Diaphragm valves are linear motion valves used for start-stop and throttling applications. The two most common types of diaphragm valve are the weir and straight through types.

The diaphragm disc is usually manufactured from a flexible, but durable material. A compressor is installed on the upper side of the diaphragm. The compressor can be lowered to close the valve or raised to open the valve.

This type of valve has a large seating surface area and this ensures that the valve seats (closes) correctly. Diaphragm valves are often used in the chemical industry where the disc material is chosen to be corrosive and erosion resistant; the large seating area is also a benefit as this reduces the risk that the valve will pass (leak). Typical diaphragm materials include plastics, synthetic and natural rubbers.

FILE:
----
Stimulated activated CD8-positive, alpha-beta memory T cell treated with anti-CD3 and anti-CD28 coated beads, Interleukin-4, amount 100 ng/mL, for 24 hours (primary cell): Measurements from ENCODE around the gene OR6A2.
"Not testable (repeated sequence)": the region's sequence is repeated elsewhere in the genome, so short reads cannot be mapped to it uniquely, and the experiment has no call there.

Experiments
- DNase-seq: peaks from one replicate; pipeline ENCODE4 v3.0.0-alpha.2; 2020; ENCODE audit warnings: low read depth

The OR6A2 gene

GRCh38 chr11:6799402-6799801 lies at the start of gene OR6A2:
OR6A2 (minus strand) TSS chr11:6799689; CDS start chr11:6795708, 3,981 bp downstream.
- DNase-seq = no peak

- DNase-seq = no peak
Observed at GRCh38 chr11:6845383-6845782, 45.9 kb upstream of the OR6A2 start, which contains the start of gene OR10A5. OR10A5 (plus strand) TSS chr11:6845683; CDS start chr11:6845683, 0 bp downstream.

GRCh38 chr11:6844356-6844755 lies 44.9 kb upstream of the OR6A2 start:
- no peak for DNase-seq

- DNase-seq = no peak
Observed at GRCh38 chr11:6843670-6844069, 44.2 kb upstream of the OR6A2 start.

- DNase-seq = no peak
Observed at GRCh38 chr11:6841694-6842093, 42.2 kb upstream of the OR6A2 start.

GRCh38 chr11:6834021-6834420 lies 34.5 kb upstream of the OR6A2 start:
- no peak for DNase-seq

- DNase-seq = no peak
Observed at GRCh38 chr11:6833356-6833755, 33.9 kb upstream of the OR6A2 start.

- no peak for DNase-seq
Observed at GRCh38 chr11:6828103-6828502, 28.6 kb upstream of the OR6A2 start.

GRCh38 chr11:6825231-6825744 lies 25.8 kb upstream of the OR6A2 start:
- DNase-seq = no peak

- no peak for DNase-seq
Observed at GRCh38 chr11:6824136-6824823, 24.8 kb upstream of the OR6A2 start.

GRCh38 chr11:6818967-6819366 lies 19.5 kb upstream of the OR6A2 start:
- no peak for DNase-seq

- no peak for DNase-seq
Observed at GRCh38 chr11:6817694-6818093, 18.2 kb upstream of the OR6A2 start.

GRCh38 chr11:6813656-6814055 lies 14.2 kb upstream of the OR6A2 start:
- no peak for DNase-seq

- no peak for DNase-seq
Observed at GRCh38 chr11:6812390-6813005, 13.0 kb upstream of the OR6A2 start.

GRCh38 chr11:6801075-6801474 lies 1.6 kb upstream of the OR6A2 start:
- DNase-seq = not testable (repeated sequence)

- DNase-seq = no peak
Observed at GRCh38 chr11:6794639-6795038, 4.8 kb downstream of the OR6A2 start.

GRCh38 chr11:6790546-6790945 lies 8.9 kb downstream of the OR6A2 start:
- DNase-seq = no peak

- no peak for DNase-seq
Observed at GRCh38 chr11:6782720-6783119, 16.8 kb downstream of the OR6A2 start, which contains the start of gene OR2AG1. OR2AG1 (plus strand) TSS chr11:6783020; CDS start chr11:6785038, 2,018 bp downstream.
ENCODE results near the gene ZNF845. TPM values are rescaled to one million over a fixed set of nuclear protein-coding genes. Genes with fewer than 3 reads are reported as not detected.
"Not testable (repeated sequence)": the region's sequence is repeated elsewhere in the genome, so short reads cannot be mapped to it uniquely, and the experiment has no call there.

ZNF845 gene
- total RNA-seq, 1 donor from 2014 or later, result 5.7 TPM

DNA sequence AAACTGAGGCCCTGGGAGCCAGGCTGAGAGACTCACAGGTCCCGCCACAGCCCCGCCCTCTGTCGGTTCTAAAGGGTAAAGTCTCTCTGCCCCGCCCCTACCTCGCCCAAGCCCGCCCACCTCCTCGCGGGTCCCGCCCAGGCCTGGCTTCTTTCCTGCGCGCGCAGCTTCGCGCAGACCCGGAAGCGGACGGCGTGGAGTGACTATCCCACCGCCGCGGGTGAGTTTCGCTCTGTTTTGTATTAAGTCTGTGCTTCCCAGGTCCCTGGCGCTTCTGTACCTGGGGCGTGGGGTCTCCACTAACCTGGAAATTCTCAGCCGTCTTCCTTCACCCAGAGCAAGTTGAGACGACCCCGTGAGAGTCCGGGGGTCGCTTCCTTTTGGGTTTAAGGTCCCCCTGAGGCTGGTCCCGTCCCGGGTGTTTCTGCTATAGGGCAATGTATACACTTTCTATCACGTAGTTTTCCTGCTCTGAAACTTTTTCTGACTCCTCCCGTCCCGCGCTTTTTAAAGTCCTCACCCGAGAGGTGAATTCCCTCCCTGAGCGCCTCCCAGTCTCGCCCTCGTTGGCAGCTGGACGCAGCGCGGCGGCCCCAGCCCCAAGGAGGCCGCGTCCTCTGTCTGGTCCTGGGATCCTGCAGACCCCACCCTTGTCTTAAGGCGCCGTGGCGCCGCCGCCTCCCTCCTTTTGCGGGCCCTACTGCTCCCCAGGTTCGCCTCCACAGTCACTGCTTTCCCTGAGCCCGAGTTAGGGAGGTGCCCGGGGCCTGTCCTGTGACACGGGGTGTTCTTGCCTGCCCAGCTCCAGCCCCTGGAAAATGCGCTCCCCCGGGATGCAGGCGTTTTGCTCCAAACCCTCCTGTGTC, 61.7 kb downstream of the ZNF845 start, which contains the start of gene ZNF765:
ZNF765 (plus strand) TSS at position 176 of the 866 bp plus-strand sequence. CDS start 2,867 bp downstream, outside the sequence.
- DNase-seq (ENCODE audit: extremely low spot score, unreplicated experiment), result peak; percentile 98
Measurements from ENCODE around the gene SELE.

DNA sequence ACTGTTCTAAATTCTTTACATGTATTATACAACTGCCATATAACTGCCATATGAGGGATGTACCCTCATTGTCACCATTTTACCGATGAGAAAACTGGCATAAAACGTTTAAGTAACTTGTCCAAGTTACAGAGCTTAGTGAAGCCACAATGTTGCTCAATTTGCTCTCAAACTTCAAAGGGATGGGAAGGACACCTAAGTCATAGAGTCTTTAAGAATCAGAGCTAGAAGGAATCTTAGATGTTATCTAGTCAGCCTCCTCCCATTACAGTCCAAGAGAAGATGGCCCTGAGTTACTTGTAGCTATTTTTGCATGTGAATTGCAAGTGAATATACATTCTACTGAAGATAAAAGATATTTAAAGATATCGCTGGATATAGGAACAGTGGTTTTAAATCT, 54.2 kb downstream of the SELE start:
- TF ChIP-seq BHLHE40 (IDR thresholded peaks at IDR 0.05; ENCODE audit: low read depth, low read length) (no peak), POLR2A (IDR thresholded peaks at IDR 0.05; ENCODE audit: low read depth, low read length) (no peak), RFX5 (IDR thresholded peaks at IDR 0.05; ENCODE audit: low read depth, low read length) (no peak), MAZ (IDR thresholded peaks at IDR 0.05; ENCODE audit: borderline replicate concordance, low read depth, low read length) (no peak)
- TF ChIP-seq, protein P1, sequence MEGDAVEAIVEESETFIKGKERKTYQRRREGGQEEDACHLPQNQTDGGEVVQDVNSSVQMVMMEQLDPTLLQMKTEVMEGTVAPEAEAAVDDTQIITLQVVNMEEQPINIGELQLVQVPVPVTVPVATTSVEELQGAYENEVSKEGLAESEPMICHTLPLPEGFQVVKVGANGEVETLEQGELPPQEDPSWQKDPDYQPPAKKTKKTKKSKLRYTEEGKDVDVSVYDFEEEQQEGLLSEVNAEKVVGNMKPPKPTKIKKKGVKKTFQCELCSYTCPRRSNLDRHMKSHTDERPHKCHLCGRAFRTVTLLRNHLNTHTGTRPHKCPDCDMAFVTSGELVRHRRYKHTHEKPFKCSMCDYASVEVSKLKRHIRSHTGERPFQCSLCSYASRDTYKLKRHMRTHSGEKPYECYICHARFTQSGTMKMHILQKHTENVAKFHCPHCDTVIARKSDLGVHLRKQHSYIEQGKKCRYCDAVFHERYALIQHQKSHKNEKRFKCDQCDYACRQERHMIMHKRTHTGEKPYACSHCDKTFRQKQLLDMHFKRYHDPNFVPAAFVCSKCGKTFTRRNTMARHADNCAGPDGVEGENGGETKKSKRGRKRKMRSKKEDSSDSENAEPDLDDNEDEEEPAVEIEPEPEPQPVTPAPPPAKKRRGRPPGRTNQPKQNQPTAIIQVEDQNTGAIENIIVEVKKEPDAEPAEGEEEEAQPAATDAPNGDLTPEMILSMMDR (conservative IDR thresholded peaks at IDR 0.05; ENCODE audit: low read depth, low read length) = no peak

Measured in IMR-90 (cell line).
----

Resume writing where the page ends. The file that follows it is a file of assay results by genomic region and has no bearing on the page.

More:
The diaphragm valve operates using a compressor which is lowered or raised in order to press the diaphragm closed, or to separate the diaphragm from the seat. The response time is very fast and sealing very reliable.

3D Model Components

This 3D model contains all common parts of a diaphragm valve, these include:

  • Stem
  • Actuator
  • Bonnet
  • Disc
  • Seat
  • Packing
  • Body

How Diaphragm Valve Work

The below video is an extract from our Introduction to Valves Online Video Course.


Encyclopedia - saVRee